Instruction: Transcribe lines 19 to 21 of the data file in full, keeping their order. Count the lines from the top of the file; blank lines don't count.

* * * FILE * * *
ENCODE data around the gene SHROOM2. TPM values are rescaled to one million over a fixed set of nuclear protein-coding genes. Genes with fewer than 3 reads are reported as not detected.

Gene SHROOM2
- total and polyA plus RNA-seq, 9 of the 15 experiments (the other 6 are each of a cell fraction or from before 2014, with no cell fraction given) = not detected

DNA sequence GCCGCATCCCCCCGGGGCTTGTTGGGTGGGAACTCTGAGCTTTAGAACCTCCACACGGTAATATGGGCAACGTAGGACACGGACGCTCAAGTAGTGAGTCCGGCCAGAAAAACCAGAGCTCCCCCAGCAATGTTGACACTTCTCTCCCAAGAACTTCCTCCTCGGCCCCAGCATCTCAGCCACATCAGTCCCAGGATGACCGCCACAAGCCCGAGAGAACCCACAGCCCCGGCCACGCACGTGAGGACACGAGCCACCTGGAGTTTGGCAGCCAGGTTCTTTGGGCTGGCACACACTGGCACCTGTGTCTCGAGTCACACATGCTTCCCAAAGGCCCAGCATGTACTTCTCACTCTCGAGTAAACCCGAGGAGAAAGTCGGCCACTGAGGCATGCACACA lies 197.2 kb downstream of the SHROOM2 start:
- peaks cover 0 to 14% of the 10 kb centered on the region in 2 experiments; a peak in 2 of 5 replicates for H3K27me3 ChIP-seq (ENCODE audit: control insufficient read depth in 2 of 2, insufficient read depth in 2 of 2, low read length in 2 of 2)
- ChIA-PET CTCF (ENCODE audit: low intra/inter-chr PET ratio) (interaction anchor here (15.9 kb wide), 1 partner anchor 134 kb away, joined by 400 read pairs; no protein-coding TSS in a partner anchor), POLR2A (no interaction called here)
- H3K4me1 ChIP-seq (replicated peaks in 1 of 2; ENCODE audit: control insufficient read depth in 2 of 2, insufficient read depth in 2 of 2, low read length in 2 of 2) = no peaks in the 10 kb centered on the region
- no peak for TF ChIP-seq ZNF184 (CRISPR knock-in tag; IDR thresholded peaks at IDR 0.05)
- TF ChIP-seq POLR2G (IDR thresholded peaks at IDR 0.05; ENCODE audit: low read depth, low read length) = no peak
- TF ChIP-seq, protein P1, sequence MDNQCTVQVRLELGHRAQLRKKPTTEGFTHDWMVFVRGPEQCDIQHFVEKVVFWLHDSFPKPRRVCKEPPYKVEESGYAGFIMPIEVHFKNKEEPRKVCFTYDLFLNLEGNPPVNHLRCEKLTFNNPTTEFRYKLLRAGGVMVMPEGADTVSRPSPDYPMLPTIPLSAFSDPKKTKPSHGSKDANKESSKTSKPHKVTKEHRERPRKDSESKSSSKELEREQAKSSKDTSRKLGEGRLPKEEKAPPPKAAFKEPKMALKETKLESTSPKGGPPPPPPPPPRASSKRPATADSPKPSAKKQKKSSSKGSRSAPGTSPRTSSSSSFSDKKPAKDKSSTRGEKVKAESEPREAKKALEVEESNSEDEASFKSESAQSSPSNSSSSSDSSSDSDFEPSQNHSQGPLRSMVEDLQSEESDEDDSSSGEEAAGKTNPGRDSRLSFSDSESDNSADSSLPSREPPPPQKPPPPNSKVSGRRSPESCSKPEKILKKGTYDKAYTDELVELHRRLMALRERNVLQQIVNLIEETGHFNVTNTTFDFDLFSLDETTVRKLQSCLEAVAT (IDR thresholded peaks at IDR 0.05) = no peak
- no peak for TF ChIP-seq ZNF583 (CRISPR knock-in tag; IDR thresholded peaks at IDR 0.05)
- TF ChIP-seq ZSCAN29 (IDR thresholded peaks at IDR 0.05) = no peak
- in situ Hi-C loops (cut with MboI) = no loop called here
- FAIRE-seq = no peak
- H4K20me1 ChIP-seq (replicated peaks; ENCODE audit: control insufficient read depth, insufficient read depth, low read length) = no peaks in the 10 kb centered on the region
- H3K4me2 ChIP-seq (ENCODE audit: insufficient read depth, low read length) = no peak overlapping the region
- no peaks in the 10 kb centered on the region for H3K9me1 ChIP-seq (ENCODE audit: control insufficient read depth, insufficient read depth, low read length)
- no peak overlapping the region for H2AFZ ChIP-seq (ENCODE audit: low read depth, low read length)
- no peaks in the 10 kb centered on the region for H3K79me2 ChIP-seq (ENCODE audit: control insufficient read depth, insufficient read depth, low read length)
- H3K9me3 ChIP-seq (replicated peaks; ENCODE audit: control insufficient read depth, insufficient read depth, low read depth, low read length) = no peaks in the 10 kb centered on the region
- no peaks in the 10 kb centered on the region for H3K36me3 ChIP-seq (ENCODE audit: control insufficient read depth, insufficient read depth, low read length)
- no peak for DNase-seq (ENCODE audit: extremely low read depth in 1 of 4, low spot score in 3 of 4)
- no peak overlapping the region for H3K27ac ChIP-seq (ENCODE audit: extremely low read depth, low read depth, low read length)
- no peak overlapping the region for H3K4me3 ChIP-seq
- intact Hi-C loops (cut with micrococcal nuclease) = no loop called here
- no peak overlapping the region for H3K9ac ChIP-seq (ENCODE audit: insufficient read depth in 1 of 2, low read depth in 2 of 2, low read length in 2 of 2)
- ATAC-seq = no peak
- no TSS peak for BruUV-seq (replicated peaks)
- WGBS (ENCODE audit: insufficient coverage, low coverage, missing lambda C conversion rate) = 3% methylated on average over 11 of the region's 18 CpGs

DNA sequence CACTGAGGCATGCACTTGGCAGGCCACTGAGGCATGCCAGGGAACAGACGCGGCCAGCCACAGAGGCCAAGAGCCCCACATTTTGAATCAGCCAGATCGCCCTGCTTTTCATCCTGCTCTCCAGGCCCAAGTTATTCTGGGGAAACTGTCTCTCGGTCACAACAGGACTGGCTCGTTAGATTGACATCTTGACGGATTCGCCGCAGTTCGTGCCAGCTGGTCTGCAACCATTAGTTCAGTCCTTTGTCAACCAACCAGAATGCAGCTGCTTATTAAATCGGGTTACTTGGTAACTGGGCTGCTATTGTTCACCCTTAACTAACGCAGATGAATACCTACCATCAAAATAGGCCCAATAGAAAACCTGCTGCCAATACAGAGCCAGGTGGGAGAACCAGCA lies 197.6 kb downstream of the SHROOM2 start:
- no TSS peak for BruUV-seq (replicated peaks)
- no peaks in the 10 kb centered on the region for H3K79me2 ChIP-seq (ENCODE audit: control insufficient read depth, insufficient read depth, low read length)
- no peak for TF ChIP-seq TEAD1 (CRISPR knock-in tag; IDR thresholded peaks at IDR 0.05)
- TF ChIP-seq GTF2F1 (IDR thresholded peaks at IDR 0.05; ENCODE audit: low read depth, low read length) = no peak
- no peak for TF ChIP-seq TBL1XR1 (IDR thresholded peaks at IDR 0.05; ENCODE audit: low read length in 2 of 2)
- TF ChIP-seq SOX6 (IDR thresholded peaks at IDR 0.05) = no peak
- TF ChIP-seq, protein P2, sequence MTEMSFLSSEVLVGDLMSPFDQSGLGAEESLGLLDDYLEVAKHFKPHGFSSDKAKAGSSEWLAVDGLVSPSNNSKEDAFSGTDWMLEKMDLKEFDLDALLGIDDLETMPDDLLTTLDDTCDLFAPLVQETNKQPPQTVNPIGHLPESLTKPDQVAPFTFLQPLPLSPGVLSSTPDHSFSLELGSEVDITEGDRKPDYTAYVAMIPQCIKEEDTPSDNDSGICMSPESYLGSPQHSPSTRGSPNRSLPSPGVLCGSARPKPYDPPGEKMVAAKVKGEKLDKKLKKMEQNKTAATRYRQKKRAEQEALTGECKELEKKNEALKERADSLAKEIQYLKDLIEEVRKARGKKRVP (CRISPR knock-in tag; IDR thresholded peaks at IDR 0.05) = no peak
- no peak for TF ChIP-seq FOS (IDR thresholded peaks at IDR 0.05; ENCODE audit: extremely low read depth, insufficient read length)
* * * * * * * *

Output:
- no peaks in the 10 kb centered on the region for H3K79me2 ChIP-seq (ENCODE audit: control insufficient read depth, insufficient read depth, low read length)
- H3K9me3 ChIP-seq (replicated peaks; ENCODE audit: control insufficient read depth, insufficient read depth, low read depth, low read length) = no peaks in the 10 kb centered on the region
- no peaks in the 10 kb centered on the region for H3K36me3 ChIP-seq (ENCODE audit: control insufficient read depth, insufficient read depth, low read length)